Stat of the day 1: Eleven of Pujols’ 12 home runs have come on the road.
Stat of the day 2: From June 1 of last year through the end of May this year, Adam Wainwright has made 34 starts, going 21-8 with a 2.29 ERA. He has 230 strikeouts and 59 walks in that span. In 23 of those 34 starts, he’s gone at least seven innings with no more than two earned runs.
Fun with double situational splits: Skip Schumaker is batting .289 with a .372 on-base percentage at home in May.

And, finally, the playlist:
The Donnas, “Hot Pants”
Van Halen, “Eruption”
Kings of Leon, “Molly’s Chambers”
Rolling Stones, “Respectable”
Nirvana, “Sliver”

-M.

Stats of the day, May 28

No note of the night today, so I apologize for that. As usual, to make it up, let’s squeeze in a few different stats of the day.

Stat of the Day 1: The Cardinals are 95-41 when Chris Carpenter starts for them, a .698 winning percentage — equivalent to a 113-49 regular season. Over that same span, since the start of the 2004 season, they’re 476-408 when anyone else starts for them — a .538 winning percentage, equivalent to an 87-75 regular season.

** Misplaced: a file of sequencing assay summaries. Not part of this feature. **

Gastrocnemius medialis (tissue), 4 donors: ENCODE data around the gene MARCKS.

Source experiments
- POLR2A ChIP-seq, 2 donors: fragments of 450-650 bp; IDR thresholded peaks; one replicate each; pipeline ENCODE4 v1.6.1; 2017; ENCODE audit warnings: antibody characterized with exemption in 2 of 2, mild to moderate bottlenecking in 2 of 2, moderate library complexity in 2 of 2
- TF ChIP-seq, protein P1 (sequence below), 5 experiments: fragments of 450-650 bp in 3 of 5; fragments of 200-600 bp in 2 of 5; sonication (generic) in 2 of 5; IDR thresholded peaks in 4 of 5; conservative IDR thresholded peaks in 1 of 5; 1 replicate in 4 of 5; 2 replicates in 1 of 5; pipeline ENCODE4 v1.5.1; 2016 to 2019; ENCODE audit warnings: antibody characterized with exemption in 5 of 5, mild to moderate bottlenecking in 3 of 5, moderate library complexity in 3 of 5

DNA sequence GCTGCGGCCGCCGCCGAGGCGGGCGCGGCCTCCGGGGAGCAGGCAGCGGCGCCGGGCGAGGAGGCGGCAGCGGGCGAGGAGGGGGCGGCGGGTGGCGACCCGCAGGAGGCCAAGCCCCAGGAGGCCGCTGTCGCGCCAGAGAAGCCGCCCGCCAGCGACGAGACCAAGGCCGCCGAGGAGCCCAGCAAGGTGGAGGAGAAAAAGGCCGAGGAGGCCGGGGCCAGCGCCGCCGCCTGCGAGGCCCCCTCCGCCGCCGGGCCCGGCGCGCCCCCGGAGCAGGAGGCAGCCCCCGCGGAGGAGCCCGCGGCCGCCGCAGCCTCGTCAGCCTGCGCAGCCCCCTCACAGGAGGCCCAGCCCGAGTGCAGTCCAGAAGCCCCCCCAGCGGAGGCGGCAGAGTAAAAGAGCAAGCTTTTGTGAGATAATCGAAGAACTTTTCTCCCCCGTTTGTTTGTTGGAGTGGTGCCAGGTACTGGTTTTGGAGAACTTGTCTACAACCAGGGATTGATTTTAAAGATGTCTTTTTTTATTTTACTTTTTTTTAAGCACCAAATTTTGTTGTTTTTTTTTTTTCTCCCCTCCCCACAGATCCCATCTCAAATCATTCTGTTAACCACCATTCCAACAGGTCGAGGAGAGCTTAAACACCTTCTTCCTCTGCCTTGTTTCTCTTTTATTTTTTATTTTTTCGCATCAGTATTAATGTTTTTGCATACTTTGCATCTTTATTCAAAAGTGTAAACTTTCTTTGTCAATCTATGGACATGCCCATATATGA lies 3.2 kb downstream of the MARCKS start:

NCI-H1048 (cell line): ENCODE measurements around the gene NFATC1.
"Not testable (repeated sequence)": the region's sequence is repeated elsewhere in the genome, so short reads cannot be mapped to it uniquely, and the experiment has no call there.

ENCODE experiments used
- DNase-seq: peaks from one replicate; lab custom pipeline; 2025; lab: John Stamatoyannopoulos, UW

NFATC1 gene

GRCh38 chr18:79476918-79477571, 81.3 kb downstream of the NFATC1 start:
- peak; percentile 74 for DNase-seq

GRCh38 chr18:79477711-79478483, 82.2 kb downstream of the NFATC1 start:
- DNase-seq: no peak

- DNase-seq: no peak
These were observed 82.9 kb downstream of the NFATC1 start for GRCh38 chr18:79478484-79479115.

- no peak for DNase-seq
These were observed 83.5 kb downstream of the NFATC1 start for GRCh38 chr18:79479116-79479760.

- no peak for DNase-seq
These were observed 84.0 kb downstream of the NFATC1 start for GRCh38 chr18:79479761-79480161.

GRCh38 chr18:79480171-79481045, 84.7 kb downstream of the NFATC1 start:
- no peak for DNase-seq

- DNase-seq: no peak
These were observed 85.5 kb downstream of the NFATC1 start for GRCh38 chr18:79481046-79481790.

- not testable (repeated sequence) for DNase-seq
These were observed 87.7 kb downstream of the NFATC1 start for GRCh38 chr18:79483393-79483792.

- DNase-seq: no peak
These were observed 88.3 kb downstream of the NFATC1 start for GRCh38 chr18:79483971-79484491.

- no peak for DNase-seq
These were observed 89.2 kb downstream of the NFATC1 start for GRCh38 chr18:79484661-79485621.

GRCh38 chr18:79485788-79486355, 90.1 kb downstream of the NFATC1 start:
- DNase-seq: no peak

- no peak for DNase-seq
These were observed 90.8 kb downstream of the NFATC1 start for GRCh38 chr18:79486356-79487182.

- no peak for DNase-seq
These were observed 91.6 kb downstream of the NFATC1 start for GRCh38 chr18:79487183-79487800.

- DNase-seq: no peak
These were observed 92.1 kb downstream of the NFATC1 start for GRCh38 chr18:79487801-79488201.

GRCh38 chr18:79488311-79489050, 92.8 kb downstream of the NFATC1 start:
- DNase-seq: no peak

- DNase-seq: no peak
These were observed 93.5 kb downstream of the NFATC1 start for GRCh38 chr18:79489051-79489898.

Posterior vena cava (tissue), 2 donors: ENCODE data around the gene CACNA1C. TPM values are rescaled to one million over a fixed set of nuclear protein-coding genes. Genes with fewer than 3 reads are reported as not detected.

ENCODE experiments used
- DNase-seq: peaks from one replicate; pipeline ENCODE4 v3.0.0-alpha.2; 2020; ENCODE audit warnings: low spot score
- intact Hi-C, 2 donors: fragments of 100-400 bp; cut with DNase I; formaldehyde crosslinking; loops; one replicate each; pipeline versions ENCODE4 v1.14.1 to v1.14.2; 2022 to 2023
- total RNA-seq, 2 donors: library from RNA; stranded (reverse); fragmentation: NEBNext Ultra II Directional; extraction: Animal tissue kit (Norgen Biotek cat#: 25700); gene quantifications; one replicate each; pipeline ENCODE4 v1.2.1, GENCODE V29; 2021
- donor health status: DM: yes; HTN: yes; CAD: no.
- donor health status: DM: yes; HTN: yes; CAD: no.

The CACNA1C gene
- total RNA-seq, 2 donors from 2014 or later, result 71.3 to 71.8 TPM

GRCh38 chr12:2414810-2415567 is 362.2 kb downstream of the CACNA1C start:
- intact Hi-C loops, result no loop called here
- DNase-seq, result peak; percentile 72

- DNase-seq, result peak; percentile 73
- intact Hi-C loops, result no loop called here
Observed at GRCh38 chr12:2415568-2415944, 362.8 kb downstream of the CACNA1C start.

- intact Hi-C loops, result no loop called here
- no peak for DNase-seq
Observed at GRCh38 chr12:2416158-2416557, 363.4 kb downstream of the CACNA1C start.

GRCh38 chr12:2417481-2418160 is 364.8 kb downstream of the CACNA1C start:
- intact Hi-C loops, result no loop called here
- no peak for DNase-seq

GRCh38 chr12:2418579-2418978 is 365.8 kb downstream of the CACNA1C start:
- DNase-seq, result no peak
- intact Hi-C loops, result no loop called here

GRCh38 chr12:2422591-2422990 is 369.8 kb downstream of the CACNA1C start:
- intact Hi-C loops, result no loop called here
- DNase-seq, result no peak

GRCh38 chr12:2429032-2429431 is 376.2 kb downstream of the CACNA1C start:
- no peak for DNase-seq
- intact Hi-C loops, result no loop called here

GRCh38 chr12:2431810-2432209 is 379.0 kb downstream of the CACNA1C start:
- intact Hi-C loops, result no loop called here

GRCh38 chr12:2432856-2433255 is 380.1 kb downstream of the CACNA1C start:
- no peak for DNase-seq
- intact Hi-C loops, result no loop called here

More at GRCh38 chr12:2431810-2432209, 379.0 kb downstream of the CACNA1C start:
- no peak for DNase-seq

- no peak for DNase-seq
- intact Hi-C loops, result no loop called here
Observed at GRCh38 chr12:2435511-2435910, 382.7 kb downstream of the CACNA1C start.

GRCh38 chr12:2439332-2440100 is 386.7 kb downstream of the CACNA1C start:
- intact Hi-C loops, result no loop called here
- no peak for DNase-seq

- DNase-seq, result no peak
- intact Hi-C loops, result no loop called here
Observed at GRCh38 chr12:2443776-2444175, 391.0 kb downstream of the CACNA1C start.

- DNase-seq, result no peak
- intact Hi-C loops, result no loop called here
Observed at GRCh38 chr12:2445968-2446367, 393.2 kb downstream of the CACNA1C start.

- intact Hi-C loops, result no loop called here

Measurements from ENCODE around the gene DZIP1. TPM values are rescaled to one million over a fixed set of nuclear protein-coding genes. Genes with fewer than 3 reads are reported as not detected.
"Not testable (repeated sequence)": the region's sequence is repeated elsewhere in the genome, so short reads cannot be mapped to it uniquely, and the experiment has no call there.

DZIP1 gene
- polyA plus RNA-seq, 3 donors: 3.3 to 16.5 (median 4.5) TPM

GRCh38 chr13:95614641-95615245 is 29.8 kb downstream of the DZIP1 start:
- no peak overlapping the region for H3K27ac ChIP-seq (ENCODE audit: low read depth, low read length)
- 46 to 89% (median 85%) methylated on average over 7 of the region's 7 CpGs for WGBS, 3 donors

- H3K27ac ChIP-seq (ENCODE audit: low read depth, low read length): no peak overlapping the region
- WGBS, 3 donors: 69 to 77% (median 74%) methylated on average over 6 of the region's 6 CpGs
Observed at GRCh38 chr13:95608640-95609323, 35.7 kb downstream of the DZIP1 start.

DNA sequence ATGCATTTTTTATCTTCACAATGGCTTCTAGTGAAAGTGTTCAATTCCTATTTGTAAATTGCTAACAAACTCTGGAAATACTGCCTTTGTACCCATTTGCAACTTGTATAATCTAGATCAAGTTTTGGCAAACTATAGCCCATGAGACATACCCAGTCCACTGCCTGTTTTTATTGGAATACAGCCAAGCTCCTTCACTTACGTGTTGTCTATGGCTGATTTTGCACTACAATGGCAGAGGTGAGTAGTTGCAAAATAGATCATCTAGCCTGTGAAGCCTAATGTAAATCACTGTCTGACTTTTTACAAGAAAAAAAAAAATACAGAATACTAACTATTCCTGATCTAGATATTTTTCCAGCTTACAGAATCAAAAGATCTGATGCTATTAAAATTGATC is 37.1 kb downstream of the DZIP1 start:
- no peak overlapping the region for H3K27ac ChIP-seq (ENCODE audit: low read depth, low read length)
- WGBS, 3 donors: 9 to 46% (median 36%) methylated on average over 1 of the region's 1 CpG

Stat of the Day 2: Ryan Ludwick is 3-for-33 with four walks, 11 strikeouts and no extra-base hits when he leads off an inning this year: a line of .091/.189/.091. In all bases-empty situations, he’s at a better but still dismal .208/.270/.358. With runners in scoring position, though, he’s at .417/.512/.778. 

Stat of the Day 3: Jason Motte has 15 strikeouts and one walk over his last 12 appearances, spanning 11 innings.

Fun with double situational splits: Brendan Ryan is batting .353 with a .450 on-base percentage and a .529 slugging percentage in day games against left-handed pitchers.

And, finally, the playlist:
It’s a Chicago special, leading with Kanye’s outstanding new track.
Kanye West, “Power”
Ministry, “N.W.O.”
Rise Against, “Long Forgotten Sons”
Smashing Pumpkins, “Bodies”
My Life With The Thrill Kill Kult, “After The Flesh”
-M.

Note of the night/Stat of the day, May 23